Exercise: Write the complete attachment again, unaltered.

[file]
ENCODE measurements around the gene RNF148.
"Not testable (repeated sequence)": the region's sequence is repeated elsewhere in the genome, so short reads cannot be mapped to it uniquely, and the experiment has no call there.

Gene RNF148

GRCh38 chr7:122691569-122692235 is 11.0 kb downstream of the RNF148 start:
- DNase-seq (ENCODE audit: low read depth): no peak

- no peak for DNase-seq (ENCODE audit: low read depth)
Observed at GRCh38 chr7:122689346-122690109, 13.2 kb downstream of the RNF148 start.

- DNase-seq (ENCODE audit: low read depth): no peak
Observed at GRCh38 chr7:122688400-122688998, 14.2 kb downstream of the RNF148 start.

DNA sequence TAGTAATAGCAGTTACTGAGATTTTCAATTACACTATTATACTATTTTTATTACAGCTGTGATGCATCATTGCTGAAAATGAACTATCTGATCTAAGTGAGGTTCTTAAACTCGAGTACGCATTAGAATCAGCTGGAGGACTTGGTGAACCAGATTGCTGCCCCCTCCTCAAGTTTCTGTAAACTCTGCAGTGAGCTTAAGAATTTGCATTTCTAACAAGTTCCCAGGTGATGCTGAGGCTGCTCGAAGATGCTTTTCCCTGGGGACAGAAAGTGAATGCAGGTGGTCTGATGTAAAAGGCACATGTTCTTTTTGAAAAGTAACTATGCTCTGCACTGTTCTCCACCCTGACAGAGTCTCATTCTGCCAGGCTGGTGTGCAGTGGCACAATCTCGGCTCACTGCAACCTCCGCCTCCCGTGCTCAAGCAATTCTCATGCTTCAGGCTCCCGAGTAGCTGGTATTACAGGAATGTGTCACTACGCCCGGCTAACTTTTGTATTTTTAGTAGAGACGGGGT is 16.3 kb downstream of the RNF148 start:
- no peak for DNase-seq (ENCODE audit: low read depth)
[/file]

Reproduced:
ENCODE measurements around the gene RNF148.
"Not testable (repeated sequence)": the region's sequence is repeated elsewhere in the genome, so short reads cannot be mapped to it uniquely, and the experiment has no call there.

Gene RNF148

GRCh38 chr7:122691569-122692235 is 11.0 kb downstream of the RNF148 start:
- DNase-seq (ENCODE audit: low read depth): no peak

- no peak for DNase-seq (ENCODE audit: low read depth)
Observed at GRCh38 chr7:122689346-122690109, 13.2 kb downstream of the RNF148 start.

- DNase-seq (ENCODE audit: low read depth): no peak
Observed at GRCh38 chr7:122688400-122688998, 14.2 kb downstream of the RNF148 start.

DNA sequence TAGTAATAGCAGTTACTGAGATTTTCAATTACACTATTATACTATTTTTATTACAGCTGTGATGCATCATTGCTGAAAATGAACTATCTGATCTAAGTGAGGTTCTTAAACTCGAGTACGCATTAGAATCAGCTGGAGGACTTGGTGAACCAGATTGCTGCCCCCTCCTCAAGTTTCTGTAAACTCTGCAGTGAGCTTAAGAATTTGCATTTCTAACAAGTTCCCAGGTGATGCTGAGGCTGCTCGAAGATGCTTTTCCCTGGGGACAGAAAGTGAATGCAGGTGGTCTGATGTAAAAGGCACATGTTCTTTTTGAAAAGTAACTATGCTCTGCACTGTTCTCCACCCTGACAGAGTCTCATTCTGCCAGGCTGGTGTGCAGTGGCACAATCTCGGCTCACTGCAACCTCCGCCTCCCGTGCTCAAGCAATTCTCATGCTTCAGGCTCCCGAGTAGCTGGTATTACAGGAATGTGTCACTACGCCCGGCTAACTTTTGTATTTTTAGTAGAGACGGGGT is 16.3 kb downstream of the RNF148 start:
- no peak for DNase-seq (ENCODE audit: low read depth)